1. Osterlund, Hob MS, RN, CHTP

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Jennie Chin Hansen, MA, RN, president-elect of the board of directors at AARP, could have rested a bit after retiring in 2004 from her position as executive director of On Lok, the highly respected San Francisco nonprofit provider of community health care to older adults. Instead, says Hansen, "I wanted to tap into my greatest something. I didn't know what it was, but something was brewing." She was 55.


During Hansen's 24 years in various roles at On Lok, the organization had been transformed into a comprehensive community health center providing medical care, prescription drug assistance, and bilingual case management. On Lok was so successful as a cost-effective alternative to nursing homes that it became a national prototype for the Program of All-inclusive Care for the Elderly (PACE). In 1997 President Bill Clinton authorized Medicare and Medicaid funding to become available to all 50 states for PACE.


Hansen's work at On Lok captured the attention of AARP, the national advocacy group for people ages 50 and over. She was appointed to its board of directors in 2002, and in February 2006 was elected the board's president. When she assumes office in 2008, Hansen will be the first Asian American and the first nurse to wear AARP's mantle.


While she was in graduate school, she met her first husband, Chris Hansen. Four short years later, he was diagnosed with a malignant glioma. When her husband died in April 1977, Hansen became a single parent to Erik, their 14-month-old son. Fifteen years later she married Phil Abrams, the man who had been Erik's second-grade teacher. Erik is now in his second year of an orthopedic residency at University of California, San Francisco, where his parents first met.


She believes that the idealism and activism of her generation will serve AARP. Her activism came as a consequence of "being the only Asian American female student on the entire campus during my freshman year at Boston College, and one of the first students ever to be seated on the university senate with faculty and administrators. In Idaho, I think I was the only Asian public health nurse around in 1972," she says.

Figure. Jennie Chin ... - Click to enlarge in new windowFigure. Jennie Chin Hansen, president-elect of the AARP board of directors, will assume office in 2008. Courtesy of AARP
Figure. Hansen calls... - Click to enlarge in new windowFigure. Hansen calls Joanne Disch, current chairperson of the board at AARP, "the ultimate collaborator." Courtesy of Tim Rummelhoff
Figure. Joanne Handy... - Click to enlarge in new windowFigure. Joanne Handy, newly elected to the board of directors, brings business acumen to the role. Courtesy of Janet Sterns Photography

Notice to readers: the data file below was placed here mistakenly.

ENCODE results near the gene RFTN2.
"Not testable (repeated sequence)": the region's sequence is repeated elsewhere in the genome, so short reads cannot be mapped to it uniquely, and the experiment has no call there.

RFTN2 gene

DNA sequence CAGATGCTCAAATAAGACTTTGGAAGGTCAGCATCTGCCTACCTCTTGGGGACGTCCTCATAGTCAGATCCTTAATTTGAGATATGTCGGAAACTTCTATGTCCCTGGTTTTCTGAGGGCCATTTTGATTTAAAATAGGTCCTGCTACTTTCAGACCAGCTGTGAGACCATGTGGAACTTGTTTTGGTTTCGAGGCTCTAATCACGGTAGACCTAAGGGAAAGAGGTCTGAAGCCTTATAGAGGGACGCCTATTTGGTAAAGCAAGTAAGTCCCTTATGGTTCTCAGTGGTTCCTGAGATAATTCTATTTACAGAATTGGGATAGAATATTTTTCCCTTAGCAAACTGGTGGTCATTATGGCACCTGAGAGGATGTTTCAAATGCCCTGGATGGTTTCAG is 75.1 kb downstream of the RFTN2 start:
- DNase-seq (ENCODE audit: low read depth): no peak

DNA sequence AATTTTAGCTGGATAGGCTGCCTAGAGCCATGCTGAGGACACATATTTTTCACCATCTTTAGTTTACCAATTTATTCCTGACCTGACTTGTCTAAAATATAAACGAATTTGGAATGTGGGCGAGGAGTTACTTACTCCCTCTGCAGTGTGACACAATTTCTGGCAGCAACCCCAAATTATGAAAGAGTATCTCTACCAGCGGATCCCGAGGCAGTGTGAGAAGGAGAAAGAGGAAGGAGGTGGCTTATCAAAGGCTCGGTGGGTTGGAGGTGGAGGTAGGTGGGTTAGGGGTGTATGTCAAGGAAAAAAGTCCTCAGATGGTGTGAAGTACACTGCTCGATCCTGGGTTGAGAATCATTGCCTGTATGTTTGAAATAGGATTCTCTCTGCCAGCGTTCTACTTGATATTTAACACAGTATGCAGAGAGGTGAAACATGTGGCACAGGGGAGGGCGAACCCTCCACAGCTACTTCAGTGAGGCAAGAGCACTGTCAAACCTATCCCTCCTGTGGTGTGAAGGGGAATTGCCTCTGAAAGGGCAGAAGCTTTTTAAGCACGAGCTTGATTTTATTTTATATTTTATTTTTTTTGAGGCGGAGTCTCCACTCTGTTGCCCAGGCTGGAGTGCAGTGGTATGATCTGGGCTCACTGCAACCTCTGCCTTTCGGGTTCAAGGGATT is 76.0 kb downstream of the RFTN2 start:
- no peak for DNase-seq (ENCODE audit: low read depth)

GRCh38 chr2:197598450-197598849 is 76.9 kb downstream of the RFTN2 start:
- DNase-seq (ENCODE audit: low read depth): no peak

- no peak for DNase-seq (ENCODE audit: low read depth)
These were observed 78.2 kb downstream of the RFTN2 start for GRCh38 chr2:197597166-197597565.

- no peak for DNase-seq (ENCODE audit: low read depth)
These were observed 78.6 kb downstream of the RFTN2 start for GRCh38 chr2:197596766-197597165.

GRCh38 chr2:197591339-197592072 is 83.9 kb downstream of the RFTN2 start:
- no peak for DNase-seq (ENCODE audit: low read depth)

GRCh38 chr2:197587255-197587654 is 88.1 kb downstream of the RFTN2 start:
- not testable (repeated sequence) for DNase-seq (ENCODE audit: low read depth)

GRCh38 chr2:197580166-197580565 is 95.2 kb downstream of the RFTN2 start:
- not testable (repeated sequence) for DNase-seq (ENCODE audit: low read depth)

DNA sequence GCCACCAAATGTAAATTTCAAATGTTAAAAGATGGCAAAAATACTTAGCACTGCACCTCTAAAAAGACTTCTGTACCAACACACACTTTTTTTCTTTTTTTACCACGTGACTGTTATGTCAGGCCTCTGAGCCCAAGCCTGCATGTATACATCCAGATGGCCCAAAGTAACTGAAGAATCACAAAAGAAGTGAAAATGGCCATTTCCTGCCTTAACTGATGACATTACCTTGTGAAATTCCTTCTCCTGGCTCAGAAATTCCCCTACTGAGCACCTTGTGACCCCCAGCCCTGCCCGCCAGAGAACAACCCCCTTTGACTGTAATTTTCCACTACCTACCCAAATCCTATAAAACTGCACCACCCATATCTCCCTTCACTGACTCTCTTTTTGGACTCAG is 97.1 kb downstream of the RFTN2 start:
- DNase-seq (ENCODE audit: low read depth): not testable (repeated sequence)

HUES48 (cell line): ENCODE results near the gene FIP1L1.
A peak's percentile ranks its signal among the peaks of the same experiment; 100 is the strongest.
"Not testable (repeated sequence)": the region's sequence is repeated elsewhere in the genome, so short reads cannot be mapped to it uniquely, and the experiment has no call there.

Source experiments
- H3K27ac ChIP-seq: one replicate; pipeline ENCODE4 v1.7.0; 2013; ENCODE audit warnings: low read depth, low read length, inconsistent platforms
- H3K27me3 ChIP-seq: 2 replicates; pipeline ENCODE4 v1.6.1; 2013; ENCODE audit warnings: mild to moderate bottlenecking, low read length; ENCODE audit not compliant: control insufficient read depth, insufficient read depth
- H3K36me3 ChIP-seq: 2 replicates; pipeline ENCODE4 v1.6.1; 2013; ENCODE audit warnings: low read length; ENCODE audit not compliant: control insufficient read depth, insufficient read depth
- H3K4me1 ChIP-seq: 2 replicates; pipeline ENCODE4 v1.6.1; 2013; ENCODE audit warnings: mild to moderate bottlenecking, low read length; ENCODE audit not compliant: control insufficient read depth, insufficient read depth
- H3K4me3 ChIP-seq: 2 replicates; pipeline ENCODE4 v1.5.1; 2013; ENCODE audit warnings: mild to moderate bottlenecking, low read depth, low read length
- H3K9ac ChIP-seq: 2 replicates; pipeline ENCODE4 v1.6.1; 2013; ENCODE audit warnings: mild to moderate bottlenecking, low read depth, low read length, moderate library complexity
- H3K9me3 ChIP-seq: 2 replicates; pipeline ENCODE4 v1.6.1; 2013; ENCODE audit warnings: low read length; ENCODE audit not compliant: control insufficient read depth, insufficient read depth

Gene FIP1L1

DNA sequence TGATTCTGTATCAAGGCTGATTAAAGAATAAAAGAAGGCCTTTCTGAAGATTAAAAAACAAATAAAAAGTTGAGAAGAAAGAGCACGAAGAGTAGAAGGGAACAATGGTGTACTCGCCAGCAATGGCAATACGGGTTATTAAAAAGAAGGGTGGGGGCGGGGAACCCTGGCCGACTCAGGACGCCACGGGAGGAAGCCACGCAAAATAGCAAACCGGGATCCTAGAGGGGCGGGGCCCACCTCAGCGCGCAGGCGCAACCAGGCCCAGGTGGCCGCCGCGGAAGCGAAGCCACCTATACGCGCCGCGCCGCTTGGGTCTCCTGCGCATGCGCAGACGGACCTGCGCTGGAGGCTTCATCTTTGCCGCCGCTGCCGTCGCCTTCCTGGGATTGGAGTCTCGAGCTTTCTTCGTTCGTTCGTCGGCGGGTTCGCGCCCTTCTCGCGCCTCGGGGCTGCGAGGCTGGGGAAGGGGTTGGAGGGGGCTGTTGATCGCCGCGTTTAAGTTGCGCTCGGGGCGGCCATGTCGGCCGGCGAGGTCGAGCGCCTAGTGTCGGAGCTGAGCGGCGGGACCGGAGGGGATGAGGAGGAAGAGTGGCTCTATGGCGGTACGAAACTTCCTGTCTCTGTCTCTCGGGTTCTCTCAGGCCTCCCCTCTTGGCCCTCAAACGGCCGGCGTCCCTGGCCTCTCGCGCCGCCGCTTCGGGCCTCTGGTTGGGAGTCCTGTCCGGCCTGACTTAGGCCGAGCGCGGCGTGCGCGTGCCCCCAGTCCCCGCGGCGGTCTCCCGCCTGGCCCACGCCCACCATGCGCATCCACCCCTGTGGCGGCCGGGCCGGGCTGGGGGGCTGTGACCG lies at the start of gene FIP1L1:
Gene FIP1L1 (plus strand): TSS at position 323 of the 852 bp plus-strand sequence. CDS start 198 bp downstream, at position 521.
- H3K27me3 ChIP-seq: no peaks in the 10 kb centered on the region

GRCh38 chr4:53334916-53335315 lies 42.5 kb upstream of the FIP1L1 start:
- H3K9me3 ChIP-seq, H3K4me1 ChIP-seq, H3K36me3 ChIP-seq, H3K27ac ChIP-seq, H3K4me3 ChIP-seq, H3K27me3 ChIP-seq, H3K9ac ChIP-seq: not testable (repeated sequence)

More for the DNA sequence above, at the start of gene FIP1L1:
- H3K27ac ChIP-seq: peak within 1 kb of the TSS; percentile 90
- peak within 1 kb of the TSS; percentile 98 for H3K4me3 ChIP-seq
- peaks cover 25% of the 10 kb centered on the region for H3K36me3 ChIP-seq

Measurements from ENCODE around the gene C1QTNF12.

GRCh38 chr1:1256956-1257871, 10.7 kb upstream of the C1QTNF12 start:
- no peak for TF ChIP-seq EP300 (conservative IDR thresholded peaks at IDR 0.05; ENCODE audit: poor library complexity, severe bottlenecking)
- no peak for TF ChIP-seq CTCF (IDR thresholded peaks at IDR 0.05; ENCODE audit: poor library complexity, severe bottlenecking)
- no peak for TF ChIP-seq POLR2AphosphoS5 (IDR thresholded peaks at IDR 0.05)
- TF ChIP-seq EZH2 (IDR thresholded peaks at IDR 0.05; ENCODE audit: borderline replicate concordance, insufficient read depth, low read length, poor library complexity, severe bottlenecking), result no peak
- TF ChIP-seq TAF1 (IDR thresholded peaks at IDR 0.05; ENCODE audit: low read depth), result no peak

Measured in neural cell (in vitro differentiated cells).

Her priorities at AARP? "It drives me crazy that 46 million people in the United States are uninsured," she says. When she went to Cuba in 2003 as part of a medical cross-cultural exchange program, she was aghast to find that "here's a third-world country that's 97% literate and where everyone is covered. Their health care indicators are equal to if not better than ours. Everyone in this country has to have basic access. There should be a floor of decency," she says.


Joanne M. Disch, AARP board chairperson. Hansen is delighted to be joined by Joanne M. Disch, PhD, RN, FAAN, the current chairperson of the board, whom Hansen calls "the ultimate collaborator." Disch is the director of the Katharine J. Densford International Center for Nursing Leadership and a nursing professor at the University of Minnesota School of Nursing in Minneapolis. Disch is passionate about the role of nurses in improving American health care. "We really want to use our backgrounds to help people live independently and age with dignity," Disch says.


Disch knows that this may require new-even radical-thinking. "The current health care system is dysfunctional. We need a whole new system that enables nurses to take their place in active leadership, to offer personalized, efficient care that's not always hospital focused," she says.


Joanne Handy, AARP board member. The third nurse on AARP's board is Joanne Handy, MS, RN. She is the president and CEO of the Visiting Nurse Association of Boston and, according to Hansen, "a savvy executive." Overseeing a $50 million budget and 800 employees, Handy is optimistic about the global vision of her age group. "If AARP can help to unleash the idealism that we as a generation felt in our early twenties and use us now at a time when we have more skills and resources to give, we can change America," Handy says.


However that change looks, it's inevitable that the future of American health care-and nursing's role in shaping it-will be a high priority in the boardroom these nurses now share.


Hob Osterlund, MS, RN, CHTP